The Bloc Quebecois has expelled one of its few MPs because she is denouncing the Charter of Quebec Values.

Maria Mourani has been highly critical of the Parti Quebecois and its proposed partial ban on religious symbols and clothing.

In interviews and a letter she co-wrote with a number of separatists, Mourani said the attack on religious icons was nothing less than the promotion of ethnic nationalism.

That was too much for Bloc Quebecois leader Daniel Paillé, who issued a video statement ejecting Mourani from the party.

"We cannot accept one of our members denouncing the promotion of secular values as ethnic nationalism," said Paillé.

The previous day, Paillé said that Quebecers were welcoming an honest, open debate about the push to create a secular state.


Mourani will discuss more on Friday

Coming out of her constituency office on Thursday, Mourani seemed surprised at her sudden change in status.

"I would prefer to talk to you about that tomorrow. I have no comments today. I have to think about the situation, to think about a lot of things, to talk with my family, my friends, my executive," said Mourani.

Earlier in the week, Mourani said that by pushing for the removal of religious icons, the separatist movement was tearing up years of work in convincing non-francophones to support a new country.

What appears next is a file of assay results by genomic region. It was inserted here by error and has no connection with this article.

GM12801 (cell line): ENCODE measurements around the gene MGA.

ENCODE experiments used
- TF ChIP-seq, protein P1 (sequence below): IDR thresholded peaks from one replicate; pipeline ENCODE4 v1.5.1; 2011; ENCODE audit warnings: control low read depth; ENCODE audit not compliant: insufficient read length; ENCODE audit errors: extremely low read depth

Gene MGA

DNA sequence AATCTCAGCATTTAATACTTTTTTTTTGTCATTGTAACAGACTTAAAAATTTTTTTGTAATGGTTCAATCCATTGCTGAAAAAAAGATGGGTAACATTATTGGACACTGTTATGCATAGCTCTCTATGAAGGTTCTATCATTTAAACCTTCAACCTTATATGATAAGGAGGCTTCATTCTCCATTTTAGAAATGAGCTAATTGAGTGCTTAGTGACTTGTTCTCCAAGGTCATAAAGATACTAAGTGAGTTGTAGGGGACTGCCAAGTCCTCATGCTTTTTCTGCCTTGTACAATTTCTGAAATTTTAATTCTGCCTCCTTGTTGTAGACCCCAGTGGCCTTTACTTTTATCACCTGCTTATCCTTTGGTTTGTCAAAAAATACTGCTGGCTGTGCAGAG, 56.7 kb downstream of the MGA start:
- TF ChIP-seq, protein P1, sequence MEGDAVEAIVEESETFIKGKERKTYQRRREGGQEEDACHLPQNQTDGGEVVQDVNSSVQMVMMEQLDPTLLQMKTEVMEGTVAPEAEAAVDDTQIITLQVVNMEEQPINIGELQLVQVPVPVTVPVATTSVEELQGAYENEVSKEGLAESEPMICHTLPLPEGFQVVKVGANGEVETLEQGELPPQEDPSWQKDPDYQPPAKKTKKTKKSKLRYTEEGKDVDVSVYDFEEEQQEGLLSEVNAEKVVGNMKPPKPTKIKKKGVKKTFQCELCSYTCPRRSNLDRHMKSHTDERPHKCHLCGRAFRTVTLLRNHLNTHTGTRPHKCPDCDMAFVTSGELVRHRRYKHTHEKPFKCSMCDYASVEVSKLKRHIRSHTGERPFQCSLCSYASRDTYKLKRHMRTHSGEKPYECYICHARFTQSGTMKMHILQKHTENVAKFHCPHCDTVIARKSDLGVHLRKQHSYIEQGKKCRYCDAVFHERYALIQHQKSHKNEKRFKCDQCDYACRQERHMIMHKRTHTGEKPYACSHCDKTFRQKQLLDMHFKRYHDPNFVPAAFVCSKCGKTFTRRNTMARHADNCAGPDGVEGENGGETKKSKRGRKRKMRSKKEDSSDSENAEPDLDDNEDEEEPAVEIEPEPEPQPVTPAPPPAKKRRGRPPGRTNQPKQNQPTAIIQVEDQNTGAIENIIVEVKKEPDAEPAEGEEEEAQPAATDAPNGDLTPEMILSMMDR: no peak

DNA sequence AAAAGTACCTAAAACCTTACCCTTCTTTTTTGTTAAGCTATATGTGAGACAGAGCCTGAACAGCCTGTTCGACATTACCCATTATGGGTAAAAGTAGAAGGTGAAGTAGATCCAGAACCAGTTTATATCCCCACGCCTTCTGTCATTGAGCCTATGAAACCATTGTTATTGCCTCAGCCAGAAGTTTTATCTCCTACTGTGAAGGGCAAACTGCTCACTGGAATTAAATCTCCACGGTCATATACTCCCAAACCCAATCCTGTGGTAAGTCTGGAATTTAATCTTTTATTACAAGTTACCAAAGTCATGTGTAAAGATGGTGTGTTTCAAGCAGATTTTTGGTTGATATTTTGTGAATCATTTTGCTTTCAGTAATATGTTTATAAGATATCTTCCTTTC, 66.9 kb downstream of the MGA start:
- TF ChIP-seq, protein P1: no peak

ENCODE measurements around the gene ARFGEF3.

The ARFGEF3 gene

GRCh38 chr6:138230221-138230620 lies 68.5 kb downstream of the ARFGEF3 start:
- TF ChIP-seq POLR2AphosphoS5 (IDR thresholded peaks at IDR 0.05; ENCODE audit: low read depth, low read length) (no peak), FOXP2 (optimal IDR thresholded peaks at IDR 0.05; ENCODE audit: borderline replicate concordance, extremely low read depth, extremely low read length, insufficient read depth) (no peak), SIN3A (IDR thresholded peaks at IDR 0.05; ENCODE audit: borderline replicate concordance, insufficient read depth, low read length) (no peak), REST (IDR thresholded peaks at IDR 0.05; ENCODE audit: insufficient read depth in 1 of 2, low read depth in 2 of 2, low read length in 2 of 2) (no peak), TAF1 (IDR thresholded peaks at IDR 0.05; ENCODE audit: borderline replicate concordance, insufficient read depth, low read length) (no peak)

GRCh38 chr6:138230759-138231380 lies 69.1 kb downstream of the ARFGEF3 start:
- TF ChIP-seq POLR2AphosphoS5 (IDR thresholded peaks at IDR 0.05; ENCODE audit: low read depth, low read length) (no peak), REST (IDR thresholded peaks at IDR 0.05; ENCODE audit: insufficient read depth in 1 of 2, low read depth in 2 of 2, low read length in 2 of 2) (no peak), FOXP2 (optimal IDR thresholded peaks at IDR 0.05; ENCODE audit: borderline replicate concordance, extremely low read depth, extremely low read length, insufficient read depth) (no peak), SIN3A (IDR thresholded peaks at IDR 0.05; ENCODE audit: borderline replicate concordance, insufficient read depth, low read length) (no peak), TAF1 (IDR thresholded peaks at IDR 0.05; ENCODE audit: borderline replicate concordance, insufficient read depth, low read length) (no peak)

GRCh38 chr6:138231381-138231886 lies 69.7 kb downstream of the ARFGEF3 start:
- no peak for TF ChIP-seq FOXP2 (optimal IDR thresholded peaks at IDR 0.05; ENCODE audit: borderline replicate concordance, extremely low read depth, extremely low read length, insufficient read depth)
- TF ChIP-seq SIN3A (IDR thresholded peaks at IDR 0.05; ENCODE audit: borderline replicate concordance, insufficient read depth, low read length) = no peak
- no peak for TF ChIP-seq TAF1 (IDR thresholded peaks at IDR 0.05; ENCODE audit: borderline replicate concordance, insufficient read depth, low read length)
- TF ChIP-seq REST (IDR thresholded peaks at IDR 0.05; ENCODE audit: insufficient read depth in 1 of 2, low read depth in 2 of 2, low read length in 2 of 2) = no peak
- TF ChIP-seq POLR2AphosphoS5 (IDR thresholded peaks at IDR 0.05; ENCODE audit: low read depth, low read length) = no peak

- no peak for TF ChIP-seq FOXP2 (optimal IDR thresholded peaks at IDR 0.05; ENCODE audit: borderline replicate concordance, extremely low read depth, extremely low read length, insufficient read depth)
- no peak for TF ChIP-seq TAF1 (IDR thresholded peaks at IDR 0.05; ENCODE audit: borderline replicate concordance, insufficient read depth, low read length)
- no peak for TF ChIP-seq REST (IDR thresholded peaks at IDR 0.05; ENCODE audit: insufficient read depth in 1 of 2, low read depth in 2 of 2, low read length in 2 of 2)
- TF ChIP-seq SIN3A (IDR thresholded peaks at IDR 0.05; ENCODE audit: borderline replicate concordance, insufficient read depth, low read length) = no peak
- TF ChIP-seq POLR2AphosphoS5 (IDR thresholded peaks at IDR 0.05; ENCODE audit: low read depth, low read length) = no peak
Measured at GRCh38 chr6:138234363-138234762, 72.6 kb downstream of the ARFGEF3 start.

In an interview Mourani said "whether they like it or not, they are discriminating against minorities. It has never been easy to convince people from ethno-cultural groups that the independence movement is inclusive. The signal here is not very encouraging."

"In terms of strategy, this is grave. Independence is not going to happen without including everyone. And it most certainly isn't going to happen without Montreal."

Mourani, who is an observant Catholic, also said that by dictating that women must remove hijabs, they Islamic, veil-wearing women within their own ranks.

"I always have a cross. All the time I have my cross, so this is not a question for me," said Mourani.


One informed onlooker said that the expulsion might not put the Bloc in a favourable light.

“It shows quite a bit of intolerance,” said political analyst Jean Lapierre. “It’s okay to contribute if you agree with the government but if you don't, then you don't deserve to be heard and you get kicked out and you pay the price.”

Another political rival applauded Mourani for taking a stand. “I applaud that because the reality is we didn't have a problem here things were going along well,” said Liberal MP Marc Garneau.

And at least one high-profiled longtime ally in the fight for separation agreed with Mourani’s stand against the bill. 

“It hurts the sovereignists terribly,” said Jean Dorion, former head of the Societe St. Jean Baptiste. “I don't think the sovereignty movement can go ahead with that.”